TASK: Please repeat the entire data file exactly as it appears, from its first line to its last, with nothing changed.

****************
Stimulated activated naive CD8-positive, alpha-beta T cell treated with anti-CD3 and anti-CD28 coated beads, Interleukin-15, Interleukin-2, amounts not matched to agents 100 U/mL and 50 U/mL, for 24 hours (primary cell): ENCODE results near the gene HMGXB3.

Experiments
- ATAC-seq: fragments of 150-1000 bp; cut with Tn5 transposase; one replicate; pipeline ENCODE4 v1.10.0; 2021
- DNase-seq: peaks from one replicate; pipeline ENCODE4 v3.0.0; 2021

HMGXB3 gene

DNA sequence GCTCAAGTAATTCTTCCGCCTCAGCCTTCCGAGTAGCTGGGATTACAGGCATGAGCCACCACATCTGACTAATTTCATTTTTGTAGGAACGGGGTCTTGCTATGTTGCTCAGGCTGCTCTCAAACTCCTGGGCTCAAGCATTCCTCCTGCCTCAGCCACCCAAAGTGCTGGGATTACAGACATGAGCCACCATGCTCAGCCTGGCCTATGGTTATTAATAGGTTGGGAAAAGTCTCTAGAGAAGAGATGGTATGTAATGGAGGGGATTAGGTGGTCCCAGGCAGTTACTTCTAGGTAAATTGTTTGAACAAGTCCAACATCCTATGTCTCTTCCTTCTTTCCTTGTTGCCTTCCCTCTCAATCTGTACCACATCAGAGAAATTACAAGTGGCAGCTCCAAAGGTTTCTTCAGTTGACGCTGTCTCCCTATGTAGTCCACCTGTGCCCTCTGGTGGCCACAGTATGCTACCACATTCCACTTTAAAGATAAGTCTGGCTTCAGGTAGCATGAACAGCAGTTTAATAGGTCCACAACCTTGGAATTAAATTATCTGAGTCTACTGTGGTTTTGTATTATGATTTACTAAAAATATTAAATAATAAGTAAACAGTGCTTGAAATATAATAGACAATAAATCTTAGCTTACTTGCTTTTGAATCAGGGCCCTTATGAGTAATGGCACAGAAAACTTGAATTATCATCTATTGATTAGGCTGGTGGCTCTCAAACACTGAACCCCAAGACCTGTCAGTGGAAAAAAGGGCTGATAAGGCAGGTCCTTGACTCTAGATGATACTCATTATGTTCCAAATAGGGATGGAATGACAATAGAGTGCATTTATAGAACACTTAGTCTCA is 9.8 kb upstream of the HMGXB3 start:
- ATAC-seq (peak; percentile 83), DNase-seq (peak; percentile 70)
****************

Stimulated activated naive CD8-positive, alpha-beta T cell treated with anti-CD3 and anti-CD28 coated beads, Interleukin-15, Interleukin-2, amounts not matched to agents 100 U/mL and 50 U/mL, for 24 hours (primary cell): ENCODE results near the gene HMGXB3.

Experiments
- ATAC-seq: fragments of 150-1000 bp; cut with Tn5 transposase; one replicate; pipeline ENCODE4 v1.10.0; 2021
- DNase-seq: peaks from one replicate; pipeline ENCODE4 v3.0.0; 2021

HMGXB3 gene

DNA sequence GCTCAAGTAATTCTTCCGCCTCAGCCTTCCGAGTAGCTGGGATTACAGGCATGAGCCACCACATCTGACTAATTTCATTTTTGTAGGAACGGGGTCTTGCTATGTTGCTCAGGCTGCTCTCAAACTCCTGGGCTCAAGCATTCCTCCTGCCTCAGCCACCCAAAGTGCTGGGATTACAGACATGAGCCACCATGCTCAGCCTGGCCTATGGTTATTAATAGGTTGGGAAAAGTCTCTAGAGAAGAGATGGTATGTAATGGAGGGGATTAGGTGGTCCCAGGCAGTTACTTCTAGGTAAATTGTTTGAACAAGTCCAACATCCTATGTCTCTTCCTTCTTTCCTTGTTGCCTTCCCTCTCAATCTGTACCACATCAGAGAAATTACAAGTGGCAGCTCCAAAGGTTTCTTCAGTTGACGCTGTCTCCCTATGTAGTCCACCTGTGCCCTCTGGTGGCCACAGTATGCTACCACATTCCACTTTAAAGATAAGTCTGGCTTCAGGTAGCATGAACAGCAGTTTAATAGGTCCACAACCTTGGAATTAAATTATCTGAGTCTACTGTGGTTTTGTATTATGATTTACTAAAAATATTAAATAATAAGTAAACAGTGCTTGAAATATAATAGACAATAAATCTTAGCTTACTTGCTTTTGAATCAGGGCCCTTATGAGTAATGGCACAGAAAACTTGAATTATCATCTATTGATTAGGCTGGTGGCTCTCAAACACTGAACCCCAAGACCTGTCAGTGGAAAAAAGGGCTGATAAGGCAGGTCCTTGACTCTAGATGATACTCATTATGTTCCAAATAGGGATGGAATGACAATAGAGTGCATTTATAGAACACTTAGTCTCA is 9.8 kb upstream of the HMGXB3 start:
- ATAC-seq (peak; percentile 83), DNase-seq (peak; percentile 70)